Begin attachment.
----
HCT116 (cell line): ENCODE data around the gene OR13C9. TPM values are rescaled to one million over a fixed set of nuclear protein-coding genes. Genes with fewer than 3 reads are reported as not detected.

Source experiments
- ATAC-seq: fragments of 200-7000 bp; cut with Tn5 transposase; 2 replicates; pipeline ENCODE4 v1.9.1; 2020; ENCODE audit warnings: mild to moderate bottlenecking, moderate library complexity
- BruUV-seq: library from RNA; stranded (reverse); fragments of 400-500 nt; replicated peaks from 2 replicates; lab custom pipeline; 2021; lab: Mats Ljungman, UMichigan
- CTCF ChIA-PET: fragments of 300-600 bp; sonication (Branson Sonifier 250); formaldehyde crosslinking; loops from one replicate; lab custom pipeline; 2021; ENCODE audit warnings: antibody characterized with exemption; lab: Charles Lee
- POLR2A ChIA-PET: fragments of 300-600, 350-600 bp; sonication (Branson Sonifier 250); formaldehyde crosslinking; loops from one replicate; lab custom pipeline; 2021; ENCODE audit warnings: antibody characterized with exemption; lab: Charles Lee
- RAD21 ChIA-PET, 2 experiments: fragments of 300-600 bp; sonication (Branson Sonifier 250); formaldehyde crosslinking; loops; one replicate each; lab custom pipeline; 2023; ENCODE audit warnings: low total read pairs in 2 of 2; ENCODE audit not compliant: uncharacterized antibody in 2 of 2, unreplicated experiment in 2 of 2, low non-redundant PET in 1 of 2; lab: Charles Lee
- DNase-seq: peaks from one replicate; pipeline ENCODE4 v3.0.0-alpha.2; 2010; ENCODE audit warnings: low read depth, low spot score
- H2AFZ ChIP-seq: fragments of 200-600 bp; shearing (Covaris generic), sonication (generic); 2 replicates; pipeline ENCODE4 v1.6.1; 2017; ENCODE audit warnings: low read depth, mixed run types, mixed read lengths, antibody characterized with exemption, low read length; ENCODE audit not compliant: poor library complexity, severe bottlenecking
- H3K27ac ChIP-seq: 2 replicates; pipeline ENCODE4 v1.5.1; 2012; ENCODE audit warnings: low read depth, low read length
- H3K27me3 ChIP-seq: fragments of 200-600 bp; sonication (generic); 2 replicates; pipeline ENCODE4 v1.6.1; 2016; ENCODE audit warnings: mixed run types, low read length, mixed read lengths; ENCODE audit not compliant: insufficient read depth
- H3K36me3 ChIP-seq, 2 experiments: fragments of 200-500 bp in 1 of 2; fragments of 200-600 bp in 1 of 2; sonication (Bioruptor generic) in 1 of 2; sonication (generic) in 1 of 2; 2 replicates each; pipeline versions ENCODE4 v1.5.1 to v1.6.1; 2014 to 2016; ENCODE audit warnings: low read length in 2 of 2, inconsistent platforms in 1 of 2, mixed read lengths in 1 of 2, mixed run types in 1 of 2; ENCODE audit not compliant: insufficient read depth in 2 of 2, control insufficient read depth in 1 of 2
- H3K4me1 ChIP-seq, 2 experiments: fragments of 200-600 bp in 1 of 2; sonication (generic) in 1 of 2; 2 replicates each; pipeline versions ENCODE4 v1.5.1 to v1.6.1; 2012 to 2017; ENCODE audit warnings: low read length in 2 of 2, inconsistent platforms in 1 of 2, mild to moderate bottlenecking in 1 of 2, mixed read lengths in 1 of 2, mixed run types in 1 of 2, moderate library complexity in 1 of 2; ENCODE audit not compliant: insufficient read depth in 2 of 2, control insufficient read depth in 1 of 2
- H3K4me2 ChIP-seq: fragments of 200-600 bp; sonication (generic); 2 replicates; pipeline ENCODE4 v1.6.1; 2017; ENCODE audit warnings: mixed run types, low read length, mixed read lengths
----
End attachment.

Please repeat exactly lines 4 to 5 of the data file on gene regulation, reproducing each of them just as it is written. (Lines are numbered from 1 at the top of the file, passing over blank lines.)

- BruUV-seq: library from RNA; stranded (reverse); fragments of 400-500 nt; replicated peaks from 2 replicates; lab custom pipeline; 2021; lab: Mats Ljungman, UMichigan
- CTCF ChIA-PET: fragments of 300-600 bp; sonication (Branson Sonifier 250); formaldehyde crosslinking; loops from one replicate; lab custom pipeline; 2021; ENCODE audit warnings: antibody characterized with exemption; lab: Charles Lee